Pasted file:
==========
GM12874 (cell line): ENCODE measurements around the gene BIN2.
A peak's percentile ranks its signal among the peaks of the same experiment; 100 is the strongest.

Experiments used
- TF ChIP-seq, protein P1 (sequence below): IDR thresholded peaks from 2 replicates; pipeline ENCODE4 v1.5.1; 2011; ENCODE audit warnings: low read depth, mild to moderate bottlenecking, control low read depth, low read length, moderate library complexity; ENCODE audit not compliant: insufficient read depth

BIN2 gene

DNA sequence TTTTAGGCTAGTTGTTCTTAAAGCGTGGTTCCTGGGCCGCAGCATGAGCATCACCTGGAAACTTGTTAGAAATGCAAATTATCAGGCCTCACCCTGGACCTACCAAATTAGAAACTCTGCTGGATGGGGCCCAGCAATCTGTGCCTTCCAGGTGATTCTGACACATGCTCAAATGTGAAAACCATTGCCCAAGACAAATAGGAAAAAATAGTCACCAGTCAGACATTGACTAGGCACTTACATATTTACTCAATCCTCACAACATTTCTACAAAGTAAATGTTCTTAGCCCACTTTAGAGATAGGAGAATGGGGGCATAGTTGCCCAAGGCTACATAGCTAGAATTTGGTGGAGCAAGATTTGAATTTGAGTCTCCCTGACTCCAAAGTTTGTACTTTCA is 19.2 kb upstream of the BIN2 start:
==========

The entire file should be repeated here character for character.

GM12874 (cell line): ENCODE measurements around the gene BIN2.
A peak's percentile ranks its signal among the peaks of the same experiment; 100 is the strongest.

Experiments used
- TF ChIP-seq, protein P1 (sequence below): IDR thresholded peaks from 2 replicates; pipeline ENCODE4 v1.5.1; 2011; ENCODE audit warnings: low read depth, mild to moderate bottlenecking, control low read depth, low read length, moderate library complexity; ENCODE audit not compliant: insufficient read depth

BIN2 gene

DNA sequence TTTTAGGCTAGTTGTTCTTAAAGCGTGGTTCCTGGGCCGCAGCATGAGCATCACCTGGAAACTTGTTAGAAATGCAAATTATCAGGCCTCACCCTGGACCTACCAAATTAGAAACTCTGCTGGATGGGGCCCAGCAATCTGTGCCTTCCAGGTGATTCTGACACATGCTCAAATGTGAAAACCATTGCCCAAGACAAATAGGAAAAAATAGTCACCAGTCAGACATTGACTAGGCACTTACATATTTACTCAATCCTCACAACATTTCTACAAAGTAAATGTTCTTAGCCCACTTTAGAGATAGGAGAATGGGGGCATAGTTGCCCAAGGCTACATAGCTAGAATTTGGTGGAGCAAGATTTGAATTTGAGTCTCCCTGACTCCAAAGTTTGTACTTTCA is 19.2 kb upstream of the BIN2 start: